In Florida, unprosecuted homicides in which self-defense has been claimed have tripled in recent years. Prosecutors say that in the absence of hard physical evidence, it's hard to disprove a claim of self-defense when the victim is dead.

Florida has a duty to tighten the law, or repeal it. No citizen should be legally allowed to stalk and fatally shoot someone on the grounds of self-defense. That makes a mockery of justice, and invites a vigilante bent this country -- saturated with guns -- can ill afford.

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Rtazmann said...

WELL IT'S ABOUT TIME,,,,,ZIMMERMAN SHOULD HAVE BEEN ARRESTED THAT SAME NIGHT.WHAT ISSUE GAVE HIM FREEDOM FOR THIS LONG?

April 13, 2012 at 12:36 a.m.
LaughingBoy said...

He initially pursued him because of multiple burglaries in the neighborhood and this was an unknown person. The step dad should have introduced Martin to Zimmerman when he brought him up to visit.

April 13, 2012 at 12:46 a.m.
nucanuck said...

LB, "unknown" is neither illegal nor an indication of probable cause. Think about it.

April 13, 2012 at 2:11 a.m.
holdout said...

The stand your ground law most certainly applies in this case. To Mr. Martin. The fact that Mr. Zimmerman is citing the law as his justification for starting a fight and then using deadly force when he was losing the fight in no way makes it a bad law. It also in no way means that a jury will agree with him. In fact Mr. Zimmerman would have a stronger case if the law did not exist because in that case Mr. Martin would have been in the wrong to fight for his life when he was pursued by a stranger. And Ratzman he was arrested that night and the Detective who lead the investigation was going to charge him that night. He was overruled in that by the District Attorney's office, likely because he was the son of a judge.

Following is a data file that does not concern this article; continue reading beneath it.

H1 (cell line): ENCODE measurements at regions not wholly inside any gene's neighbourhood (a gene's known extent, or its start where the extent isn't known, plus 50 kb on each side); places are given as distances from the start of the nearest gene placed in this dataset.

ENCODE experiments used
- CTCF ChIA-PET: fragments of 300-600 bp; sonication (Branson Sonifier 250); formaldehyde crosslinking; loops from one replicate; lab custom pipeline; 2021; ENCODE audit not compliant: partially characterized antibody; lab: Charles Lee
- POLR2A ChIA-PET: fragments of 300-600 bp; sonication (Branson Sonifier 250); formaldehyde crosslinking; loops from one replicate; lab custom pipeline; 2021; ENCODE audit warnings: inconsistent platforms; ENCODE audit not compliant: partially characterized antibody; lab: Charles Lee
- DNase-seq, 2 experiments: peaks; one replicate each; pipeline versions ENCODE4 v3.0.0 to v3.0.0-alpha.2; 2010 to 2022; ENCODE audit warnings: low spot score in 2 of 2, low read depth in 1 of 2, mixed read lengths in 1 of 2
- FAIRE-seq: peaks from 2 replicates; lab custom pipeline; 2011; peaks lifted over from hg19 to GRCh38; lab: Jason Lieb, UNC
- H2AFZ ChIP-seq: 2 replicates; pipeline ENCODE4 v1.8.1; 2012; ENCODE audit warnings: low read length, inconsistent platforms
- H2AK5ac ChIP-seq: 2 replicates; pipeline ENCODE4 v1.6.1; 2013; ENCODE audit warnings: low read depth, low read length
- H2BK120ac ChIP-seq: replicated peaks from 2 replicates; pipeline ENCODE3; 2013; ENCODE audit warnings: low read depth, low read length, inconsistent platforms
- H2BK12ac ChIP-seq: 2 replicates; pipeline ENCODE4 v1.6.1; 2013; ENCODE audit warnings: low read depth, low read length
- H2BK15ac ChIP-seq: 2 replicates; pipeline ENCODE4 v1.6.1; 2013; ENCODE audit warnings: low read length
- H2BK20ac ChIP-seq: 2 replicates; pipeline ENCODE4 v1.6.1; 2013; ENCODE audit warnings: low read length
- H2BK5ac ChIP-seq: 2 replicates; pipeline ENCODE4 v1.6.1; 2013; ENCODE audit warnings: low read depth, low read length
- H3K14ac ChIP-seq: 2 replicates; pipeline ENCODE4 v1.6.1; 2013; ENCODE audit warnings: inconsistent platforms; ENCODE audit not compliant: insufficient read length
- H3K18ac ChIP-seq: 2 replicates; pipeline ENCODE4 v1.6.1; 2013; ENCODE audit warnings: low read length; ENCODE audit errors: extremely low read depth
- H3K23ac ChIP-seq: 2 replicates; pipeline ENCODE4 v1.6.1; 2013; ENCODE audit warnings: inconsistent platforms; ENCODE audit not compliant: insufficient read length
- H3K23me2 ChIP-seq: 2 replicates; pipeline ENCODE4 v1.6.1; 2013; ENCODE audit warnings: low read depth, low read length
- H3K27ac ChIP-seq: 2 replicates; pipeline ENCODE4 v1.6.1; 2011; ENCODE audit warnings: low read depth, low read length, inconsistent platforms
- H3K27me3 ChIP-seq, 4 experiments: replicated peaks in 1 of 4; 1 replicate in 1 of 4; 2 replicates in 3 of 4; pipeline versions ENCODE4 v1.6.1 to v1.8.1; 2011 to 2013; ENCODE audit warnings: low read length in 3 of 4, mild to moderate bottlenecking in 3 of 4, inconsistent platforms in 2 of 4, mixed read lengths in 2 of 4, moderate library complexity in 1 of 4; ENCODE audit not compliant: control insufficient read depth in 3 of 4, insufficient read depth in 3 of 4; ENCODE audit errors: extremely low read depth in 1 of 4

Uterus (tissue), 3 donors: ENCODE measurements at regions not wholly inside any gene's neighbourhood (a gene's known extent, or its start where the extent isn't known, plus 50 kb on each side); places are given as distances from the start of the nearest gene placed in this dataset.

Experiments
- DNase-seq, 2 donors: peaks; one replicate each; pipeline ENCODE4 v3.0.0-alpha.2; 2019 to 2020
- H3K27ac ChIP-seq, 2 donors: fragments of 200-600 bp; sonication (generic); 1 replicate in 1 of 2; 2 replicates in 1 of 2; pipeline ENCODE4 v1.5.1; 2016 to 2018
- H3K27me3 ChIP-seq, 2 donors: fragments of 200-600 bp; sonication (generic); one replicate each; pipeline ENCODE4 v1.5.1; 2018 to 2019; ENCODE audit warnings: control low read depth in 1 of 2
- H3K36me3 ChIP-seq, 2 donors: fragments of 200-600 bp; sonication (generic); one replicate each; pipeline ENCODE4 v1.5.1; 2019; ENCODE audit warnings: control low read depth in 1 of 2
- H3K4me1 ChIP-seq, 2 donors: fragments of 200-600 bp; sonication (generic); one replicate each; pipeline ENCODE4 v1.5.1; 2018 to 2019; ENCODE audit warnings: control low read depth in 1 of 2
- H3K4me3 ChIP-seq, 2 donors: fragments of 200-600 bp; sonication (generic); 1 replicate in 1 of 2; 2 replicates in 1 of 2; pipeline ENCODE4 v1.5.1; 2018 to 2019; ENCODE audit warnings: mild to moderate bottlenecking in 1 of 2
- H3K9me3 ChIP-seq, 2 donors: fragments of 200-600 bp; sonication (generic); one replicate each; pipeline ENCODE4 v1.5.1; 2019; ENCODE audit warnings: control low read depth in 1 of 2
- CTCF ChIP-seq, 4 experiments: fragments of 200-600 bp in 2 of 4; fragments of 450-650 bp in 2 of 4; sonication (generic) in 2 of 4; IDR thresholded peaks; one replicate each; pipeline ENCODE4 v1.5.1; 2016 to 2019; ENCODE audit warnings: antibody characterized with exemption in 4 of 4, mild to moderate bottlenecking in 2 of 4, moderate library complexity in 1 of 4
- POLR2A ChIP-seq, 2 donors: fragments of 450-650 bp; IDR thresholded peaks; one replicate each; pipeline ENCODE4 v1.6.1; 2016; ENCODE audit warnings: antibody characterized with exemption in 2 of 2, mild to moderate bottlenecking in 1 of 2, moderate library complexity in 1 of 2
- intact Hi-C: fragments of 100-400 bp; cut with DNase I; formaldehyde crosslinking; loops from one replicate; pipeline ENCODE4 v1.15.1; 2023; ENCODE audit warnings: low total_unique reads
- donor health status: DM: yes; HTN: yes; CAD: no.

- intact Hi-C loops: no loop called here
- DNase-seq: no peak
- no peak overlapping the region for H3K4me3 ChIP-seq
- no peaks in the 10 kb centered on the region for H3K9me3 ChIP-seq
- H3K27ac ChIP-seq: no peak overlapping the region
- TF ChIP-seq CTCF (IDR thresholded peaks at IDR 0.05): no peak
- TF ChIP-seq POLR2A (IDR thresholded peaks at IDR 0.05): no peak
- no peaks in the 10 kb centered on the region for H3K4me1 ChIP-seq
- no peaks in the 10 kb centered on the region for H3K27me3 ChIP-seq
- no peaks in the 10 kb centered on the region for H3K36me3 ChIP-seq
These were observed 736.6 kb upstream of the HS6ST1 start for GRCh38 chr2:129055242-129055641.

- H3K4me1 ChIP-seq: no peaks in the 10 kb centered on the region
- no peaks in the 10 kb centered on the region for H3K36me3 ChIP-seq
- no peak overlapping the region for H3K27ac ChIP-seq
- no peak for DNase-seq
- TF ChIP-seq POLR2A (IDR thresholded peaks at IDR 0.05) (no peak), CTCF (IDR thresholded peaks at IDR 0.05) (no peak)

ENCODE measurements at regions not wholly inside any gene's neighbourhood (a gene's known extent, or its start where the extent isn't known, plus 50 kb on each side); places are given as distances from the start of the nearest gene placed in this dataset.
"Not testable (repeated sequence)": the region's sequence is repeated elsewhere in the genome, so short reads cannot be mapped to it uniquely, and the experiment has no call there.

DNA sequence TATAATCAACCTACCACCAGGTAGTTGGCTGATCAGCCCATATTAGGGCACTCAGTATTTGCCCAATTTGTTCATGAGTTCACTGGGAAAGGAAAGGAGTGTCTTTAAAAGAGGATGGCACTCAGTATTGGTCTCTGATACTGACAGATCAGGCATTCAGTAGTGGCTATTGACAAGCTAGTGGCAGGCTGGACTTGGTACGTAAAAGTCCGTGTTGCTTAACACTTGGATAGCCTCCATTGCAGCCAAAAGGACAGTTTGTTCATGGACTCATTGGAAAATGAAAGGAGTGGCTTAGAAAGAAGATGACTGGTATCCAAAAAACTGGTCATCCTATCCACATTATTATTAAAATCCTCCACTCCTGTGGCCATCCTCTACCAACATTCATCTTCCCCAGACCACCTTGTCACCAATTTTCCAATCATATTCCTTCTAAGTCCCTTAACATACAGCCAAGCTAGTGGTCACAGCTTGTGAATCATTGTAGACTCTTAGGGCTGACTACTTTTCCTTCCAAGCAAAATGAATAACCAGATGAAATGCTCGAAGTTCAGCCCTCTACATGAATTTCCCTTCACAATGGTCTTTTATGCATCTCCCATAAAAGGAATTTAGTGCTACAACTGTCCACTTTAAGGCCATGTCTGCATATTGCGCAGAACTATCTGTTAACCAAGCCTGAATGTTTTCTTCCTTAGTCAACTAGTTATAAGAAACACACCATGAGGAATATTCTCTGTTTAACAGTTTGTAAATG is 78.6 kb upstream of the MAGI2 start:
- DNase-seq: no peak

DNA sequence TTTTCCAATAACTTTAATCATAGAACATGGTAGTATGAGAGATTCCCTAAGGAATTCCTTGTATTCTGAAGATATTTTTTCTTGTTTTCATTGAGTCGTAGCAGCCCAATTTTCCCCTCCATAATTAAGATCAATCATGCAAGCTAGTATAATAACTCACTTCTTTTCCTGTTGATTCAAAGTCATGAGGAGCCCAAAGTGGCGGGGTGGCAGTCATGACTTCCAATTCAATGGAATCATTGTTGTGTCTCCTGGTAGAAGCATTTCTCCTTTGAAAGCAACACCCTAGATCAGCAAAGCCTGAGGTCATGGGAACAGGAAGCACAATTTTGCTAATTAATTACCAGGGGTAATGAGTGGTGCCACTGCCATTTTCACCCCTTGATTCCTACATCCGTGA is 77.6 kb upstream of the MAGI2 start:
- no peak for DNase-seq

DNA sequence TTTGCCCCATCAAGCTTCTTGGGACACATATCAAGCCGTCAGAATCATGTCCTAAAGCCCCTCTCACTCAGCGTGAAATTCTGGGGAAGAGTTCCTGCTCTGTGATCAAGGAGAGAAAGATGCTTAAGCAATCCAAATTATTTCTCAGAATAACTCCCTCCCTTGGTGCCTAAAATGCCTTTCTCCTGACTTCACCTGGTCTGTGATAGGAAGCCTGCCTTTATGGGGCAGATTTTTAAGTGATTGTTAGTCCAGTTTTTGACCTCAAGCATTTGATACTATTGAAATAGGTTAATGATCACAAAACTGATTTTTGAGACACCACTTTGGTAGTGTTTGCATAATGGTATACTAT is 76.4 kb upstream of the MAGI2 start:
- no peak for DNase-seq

April 13, 2012 at 8:14 a.m.
Jack_Dennis said...

If I'm Zimmerman, I don't like my chances for justice in this one.

April 13, 2012 at 8:29 a.m.
Walden said...

The lefty editorialist wrote, "The case rightly elicited outrage in Sanford -- and across the nation -- as details of the shooting spread."

Funny thing, how many other killings occurred that same night, in situations involving black on black, or black on white crime? Why no outrage for those? Why should this case evoke such outrage, when all those others do not? What about the crime in South Florida where two white British tourists were murdered in cold blood by blacks? Why no editorial on that one? Why no outrage? Could it be because it doesn't serve your lefty narrative of blacks being so horribly oppressed in this country, in this modern age, that they still need so much coddling from the Government? Just asking. Where's the outrage?

There is no way that pandering "special" prosecutor is going to hang Murder 2 on this guy. Maybe reckless endangerment, or possibly manslaughter.